Students from the Tufts schools of medicine, dental medicine, and nutrition were celebrated for their commitment to civic engagement.


An outstanding group of 49 graduates from Tufts’ health sciences professional schools were inducted last month into Honos Civicus, Tisch College’s unique honors society for active citizens who have combined academic and civic excellence throughout their time at the university.

A total of 20 students from the School of Dental Medicine, six from the Friedman School of Nutrition Science and Policy, and 23 graduates from Tufts’ medical school—22 MDs and one in the Master of Public Health and Professional Degrees program—officially joined Honos Civicus during a ceremony held at Tufts’ Boston campus. This was the second year that medical and dental students were inducted into the society, and the first occasion for nutrition and public health students.

“As members of the Tufts Honos Civicus Society, you are part of a growing network of health professionals, practitioners, and researchers who understand the importance of healing communities as well as individual patients,” said Tisch College Dean Alan D. Solomont, who served as host of the event. “Continuing the work you have begun as students, you can do a lot to remedy some of the ills that afflict our country and the world, and we expect no less of you.”

Dean Solomont highlighted the strong tradition of civic engagement at Tufts’ medical, dental, and nutrition schools, while the school deans praised their charges for their outstanding commitment to civic work and their lasting impact on the communities they served.

“The Friedman School has been dedicated to community service since its inception and it continues that tradition today,” said Robin Kanarek, former interim Dean of the School of Nutrition.

She lauded the six Honos Civicus inductees from Friedman for their work on initiatives like Let’s Get Moving, Jumbo’s Kitchen, the Quincy School Garden Project, and Friedman Students in Policy. “I have never seen students as dedicated to community service and to helping others; we really welcome what you have done for the School and for the University”

Dr. Harris Berman, Dean of the School of Medicine, likewise praised his students’ participation in programs like Ideas in Medicine, Tufts in Haiti, the Sharewood Project, and the Tisch College and Tufts School of Medicine Community Service Learning Program.

“Your work has had an impact on those organizations, it’s clearly had an impact on you, and in those organizations you’re leaving something enduring that those who follow you will be able to continue to grow.”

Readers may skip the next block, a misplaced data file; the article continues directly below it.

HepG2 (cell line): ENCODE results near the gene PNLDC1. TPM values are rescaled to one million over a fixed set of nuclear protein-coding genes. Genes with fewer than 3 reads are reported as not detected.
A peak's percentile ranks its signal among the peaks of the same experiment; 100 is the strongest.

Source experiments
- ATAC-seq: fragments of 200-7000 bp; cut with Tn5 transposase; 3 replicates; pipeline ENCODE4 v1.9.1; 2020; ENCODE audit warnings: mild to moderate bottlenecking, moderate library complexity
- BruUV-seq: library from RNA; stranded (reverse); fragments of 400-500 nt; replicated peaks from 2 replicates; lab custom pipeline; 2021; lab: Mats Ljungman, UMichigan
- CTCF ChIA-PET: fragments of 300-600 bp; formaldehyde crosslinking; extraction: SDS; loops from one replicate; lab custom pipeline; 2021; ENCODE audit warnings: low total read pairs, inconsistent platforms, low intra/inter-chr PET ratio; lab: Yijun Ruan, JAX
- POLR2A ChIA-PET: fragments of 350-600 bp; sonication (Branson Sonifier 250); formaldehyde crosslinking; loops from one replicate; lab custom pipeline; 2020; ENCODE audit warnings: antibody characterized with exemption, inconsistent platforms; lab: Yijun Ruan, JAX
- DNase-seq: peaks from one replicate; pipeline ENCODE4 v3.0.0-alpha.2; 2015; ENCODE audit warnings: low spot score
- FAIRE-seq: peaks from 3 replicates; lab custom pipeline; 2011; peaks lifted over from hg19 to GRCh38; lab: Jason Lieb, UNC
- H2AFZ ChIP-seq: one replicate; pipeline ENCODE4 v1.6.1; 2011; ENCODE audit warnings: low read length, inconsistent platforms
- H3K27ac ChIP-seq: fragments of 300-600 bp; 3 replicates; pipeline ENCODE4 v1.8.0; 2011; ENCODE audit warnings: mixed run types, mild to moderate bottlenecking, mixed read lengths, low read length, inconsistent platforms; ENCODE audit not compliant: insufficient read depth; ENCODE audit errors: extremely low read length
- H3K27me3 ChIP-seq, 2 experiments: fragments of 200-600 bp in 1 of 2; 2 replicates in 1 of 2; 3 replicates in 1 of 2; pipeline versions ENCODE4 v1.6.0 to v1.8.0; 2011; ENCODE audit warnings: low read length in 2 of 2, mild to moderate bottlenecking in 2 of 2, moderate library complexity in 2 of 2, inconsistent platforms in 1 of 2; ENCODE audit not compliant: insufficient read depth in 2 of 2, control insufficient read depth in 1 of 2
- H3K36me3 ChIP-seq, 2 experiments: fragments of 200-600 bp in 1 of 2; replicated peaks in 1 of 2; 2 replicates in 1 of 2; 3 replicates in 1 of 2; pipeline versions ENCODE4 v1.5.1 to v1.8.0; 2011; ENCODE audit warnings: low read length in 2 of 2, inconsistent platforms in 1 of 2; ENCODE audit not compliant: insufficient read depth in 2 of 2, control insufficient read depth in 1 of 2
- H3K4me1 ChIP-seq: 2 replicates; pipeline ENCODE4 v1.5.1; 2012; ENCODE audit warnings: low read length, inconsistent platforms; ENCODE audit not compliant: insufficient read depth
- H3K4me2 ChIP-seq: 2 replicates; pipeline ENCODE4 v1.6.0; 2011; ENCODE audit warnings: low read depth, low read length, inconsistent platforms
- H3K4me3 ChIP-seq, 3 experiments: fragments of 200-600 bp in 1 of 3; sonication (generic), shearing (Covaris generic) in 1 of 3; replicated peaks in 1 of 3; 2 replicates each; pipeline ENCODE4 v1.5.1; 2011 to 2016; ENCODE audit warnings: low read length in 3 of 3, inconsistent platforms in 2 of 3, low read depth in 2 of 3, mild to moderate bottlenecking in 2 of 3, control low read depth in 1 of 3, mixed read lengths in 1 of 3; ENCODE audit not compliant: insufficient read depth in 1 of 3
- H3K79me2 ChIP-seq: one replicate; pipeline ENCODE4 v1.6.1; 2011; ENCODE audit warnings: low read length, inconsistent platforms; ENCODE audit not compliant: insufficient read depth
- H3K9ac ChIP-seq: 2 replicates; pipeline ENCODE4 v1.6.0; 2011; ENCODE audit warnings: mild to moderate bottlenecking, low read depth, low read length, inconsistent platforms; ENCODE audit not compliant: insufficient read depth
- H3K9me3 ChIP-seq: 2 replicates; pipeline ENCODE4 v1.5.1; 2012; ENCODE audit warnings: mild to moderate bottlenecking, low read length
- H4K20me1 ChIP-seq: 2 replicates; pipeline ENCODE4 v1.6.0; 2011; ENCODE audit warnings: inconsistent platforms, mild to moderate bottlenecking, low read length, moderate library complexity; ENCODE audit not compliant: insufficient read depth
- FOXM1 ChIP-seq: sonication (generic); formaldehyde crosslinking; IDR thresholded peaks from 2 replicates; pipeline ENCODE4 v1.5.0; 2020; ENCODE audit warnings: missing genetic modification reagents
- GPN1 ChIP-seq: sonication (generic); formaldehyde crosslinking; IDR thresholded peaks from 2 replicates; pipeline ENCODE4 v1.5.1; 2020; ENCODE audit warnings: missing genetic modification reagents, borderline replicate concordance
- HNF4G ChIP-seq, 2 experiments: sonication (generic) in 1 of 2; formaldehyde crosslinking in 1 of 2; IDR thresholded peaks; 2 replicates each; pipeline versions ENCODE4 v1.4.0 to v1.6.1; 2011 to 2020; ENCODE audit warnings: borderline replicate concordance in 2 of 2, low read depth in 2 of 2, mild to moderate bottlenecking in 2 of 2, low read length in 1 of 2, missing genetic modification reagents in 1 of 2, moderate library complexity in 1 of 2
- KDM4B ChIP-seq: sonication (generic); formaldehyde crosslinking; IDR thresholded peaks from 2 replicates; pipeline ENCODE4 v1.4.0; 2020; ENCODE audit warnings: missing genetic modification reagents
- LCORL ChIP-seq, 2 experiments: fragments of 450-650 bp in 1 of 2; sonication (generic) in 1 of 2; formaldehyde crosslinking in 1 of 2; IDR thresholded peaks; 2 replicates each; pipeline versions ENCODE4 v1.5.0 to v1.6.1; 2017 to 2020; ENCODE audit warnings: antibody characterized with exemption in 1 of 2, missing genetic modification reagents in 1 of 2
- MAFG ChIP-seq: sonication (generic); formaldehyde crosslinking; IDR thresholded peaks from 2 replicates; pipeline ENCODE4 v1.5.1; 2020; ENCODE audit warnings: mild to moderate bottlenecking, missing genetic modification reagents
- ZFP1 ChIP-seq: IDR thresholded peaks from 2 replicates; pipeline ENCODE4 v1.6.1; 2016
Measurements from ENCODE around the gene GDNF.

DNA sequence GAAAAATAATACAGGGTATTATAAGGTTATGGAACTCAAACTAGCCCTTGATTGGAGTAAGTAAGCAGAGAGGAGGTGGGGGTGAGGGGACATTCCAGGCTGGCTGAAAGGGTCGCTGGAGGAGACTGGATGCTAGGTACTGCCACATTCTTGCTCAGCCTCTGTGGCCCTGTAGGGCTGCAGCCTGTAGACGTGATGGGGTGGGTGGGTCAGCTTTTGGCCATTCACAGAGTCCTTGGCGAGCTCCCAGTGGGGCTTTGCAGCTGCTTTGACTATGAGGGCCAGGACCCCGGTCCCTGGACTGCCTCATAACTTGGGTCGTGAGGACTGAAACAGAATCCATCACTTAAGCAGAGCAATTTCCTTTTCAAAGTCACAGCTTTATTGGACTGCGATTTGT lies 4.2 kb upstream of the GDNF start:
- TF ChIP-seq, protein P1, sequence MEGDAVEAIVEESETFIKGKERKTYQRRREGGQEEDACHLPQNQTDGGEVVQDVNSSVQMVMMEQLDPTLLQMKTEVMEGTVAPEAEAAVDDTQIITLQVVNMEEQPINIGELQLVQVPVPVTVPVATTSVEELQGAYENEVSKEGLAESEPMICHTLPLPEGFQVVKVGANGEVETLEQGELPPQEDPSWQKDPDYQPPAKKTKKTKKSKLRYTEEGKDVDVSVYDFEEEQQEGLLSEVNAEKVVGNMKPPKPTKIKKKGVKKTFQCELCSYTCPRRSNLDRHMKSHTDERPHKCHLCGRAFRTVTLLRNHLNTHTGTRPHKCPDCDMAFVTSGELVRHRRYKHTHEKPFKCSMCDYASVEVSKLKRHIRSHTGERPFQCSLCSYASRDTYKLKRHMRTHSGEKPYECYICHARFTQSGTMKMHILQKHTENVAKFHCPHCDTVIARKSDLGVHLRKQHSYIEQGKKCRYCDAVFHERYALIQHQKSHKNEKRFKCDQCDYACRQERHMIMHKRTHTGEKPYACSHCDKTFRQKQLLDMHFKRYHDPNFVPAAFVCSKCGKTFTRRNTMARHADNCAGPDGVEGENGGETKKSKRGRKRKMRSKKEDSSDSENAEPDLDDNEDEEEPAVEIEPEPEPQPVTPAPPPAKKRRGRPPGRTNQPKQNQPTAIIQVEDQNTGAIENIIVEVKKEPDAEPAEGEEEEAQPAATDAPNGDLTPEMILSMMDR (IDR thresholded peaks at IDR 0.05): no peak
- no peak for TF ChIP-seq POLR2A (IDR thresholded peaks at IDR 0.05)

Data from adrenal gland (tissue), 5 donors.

Ainsley Jones, M14, reflected on her civic engagement while at the medical school, which included volunteering with the Science Club for Girls, and acting as Service Chair for the Christian Medical Dental Society. Her most meaningful involvement was through TOPS (Teen Obstetrics Patients and their Students), which gave her the opportunity to mentor and support a young woman throughout her pregnancy.

“A lot of times in obstetrics, because there are so many appointments, you see a different provider each time, but I was able to be kind of the constant” said Jones. “She was pretty shy and withholding a lot from me in the beginning, but over time I built up that trust with her and we really became good friends.”

For Jones, forming that type of relationship with a patient was an important part of her medical education. “I think that a lot of the volunteer experiences teach you things that you don’t learn in the classroom. They teach you how to relate to patients and to other people; teach you their worries, and fears, and needs, and that really helps bolster the academic experience,” she said.

Fellow inductee Nicholas Gordon, D14, a dental graduate who completed his Master’s in Public Health, shared some thoughts about his civic engagement, much of which has been focused on attracting people of color to the dental profession and reducing health disparities among minorities and at-risk communities.

Gordon worked closely with the Tufts chapter of the Student National Dental Association, which holds an annual Impressions Day that brings to campus undergraduates and high school students, and exposes them to the wide array of careers in dentistry as well and provides an in-depth look at the dental school experience. The event is open to anyone, but focuses on attracting students from diverse communities.

“It’s been really rewarding,” said Gordon, who currently works at a community health center. “While I was there, at least four students who came to Impressions Day as undergraduates are now at Tufts Dental School. That’s the biggest thing that I’m proud of, being a part of that organization and opportunity to increased underrepresented minorities in dental school.

Gordon also participated in a School of Dental Medicine program in Haiti and will be returning there this summer before beginning a residency program in dental public health. He leaves Tufts with an appreciation for the university’s commitment to active citizenship and the opportunities that has afforded him.

“The Tufts community has been so supportive and welcoming of any ideas I’ve had, any ambitions I’ve wanted to do,” he said. “It’s something I try to share with other students; I feel indebted to Tufts for all the opportunities it’s given me.”

Huw Thomas, Dean of Tufts’ dental school, congratulated students like Gordon for their work abroad in places like Haiti, the Dominican Republic, and Zambia; as well as at home through projects like Sharewood, Bridge Over Troubled Water, and the New England Center for Homeless Veterans.

“I think this is a wonderful achievement,” said Thomas. “I want you to commit that this is something that you’ll do throughout your careers. This is a lifelong pursuit.”

See more pictures from the ceremony on our Facebook page.